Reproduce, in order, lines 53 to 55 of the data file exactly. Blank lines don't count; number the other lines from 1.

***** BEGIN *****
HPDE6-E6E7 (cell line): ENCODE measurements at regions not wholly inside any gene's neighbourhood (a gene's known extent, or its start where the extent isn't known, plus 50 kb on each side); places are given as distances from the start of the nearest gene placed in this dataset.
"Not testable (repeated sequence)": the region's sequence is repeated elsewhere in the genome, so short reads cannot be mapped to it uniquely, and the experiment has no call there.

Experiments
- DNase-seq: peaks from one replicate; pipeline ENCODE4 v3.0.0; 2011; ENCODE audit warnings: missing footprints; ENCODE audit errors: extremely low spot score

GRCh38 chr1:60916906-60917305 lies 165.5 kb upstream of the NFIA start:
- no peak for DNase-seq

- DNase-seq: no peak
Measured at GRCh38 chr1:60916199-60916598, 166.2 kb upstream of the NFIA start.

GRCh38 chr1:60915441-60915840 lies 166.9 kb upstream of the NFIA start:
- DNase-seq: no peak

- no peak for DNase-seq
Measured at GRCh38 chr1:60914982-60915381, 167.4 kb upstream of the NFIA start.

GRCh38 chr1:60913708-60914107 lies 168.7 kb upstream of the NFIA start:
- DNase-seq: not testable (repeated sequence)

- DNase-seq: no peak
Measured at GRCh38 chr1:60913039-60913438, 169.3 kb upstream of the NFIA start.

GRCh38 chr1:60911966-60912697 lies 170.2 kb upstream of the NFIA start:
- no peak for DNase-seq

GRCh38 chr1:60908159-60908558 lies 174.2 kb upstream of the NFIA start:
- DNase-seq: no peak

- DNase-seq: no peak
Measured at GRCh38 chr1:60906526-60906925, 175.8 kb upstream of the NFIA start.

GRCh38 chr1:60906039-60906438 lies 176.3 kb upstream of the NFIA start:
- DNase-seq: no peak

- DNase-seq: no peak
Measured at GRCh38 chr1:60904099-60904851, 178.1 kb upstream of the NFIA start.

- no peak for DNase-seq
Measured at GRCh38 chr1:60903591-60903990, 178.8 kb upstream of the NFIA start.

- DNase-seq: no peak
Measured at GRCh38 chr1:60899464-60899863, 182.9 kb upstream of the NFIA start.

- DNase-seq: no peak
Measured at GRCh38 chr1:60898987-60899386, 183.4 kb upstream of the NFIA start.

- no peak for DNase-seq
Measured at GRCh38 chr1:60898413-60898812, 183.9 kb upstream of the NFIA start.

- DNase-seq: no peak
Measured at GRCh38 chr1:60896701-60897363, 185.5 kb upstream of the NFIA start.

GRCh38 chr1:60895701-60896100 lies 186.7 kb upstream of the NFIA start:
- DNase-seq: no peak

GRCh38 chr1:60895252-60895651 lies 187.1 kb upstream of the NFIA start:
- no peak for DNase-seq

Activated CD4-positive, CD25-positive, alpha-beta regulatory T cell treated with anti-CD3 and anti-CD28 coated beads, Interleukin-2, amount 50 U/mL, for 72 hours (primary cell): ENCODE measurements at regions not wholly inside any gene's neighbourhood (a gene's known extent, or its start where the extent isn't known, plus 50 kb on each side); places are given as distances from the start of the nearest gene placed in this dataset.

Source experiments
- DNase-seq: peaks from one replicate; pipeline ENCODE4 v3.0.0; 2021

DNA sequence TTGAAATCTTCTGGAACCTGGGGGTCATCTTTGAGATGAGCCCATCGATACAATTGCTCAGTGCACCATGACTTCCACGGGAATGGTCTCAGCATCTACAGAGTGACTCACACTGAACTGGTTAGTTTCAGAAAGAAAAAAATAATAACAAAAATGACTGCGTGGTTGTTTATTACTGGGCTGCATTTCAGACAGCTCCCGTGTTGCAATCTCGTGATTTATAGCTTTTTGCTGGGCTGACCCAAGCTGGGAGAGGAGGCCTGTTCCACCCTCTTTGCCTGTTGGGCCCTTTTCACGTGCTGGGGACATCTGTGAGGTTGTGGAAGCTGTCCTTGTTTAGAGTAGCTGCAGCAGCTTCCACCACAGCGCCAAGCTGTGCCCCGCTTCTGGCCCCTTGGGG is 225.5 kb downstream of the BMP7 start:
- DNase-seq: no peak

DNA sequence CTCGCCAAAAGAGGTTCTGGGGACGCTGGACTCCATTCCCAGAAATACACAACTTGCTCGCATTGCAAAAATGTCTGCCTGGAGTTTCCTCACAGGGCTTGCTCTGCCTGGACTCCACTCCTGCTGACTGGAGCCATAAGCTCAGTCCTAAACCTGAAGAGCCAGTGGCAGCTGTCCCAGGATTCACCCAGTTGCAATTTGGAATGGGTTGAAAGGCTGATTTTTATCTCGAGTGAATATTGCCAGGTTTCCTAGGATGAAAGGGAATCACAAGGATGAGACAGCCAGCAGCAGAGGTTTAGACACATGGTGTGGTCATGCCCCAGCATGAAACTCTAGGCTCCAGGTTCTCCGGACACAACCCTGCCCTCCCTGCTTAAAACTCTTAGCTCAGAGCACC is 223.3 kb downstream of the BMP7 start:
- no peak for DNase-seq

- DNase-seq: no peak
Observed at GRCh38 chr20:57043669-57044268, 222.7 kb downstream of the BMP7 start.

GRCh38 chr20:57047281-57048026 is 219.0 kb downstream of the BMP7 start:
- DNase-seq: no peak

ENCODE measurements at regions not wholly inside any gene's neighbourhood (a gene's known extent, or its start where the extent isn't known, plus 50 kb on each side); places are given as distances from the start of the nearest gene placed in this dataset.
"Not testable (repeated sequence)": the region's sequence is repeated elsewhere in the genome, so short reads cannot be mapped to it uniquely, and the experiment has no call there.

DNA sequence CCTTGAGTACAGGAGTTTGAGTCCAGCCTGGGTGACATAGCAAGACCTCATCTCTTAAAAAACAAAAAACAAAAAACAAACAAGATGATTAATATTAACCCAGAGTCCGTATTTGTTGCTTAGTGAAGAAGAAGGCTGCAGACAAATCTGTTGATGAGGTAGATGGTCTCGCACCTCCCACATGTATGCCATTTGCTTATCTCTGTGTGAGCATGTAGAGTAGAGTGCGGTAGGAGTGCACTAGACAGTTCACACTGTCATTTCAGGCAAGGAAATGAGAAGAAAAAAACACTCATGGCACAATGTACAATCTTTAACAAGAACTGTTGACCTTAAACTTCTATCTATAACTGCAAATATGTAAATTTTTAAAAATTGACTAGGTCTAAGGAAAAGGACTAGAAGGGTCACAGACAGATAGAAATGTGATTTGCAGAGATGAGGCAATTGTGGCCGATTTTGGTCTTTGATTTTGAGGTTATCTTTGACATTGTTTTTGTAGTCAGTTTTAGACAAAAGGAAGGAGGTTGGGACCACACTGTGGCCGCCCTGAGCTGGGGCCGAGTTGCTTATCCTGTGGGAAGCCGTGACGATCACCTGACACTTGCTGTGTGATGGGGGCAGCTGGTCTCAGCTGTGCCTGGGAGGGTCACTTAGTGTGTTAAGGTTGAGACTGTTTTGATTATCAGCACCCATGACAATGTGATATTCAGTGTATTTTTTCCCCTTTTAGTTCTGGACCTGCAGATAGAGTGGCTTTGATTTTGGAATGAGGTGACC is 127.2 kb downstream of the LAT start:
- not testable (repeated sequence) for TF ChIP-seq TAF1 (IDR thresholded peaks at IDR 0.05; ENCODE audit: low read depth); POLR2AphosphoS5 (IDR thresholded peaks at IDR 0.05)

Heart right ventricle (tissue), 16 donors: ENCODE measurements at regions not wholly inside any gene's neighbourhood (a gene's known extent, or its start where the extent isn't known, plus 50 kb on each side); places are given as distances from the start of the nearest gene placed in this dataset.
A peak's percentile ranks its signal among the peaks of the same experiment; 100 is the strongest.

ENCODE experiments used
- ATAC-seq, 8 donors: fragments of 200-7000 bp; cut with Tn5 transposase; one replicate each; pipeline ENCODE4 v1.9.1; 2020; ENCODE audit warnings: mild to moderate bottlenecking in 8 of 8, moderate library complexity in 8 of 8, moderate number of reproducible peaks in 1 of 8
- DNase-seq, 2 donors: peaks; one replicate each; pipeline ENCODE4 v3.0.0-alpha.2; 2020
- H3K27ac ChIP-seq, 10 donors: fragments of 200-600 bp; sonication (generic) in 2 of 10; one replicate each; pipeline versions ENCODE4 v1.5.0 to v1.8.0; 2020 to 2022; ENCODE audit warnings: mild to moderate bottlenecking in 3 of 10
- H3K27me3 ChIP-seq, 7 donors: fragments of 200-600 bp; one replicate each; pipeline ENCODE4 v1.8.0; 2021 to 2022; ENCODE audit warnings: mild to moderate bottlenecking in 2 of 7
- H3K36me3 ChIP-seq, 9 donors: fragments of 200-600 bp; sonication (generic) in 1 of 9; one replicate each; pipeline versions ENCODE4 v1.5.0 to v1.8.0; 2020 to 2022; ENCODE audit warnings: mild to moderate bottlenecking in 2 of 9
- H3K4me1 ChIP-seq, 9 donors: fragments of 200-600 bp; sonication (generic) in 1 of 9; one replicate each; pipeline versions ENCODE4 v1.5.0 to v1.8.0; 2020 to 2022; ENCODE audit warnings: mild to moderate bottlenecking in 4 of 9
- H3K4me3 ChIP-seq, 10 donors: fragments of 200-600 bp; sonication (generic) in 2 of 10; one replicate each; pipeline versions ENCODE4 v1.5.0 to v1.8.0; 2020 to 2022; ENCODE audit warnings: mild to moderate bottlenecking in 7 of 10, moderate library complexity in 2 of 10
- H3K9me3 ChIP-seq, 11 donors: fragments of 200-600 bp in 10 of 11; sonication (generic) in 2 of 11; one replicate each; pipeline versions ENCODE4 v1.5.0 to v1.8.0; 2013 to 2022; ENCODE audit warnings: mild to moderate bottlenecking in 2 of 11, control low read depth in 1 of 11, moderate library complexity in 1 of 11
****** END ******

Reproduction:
"Not testable (repeated sequence)": the region's sequence is repeated elsewhere in the genome, so short reads cannot be mapped to it uniquely, and the experiment has no call there.

DNA sequence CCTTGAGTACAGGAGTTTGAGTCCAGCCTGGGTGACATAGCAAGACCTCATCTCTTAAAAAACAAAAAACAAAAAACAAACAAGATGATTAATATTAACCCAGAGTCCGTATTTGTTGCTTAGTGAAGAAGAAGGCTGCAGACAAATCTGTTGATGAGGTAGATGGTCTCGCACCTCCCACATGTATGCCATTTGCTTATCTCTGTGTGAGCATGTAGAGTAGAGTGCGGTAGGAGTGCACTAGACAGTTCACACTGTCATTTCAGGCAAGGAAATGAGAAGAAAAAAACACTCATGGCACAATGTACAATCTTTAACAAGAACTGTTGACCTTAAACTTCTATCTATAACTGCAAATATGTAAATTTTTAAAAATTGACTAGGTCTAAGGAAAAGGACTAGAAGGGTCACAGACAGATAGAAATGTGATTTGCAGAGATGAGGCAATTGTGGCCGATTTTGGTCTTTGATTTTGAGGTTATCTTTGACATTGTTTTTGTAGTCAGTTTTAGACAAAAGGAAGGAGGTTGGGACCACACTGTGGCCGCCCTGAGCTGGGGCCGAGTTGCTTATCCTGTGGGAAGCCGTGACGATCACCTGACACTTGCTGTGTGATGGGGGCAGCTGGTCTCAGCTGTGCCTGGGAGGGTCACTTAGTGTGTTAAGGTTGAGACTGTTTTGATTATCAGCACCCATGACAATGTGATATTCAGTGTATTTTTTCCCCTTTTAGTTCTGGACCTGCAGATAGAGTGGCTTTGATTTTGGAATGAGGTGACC is 127.2 kb downstream of the LAT start:
- not testable (repeated sequence) for TF ChIP-seq TAF1 (IDR thresholded peaks at IDR 0.05; ENCODE audit: low read depth); POLR2AphosphoS5 (IDR thresholded peaks at IDR 0.05)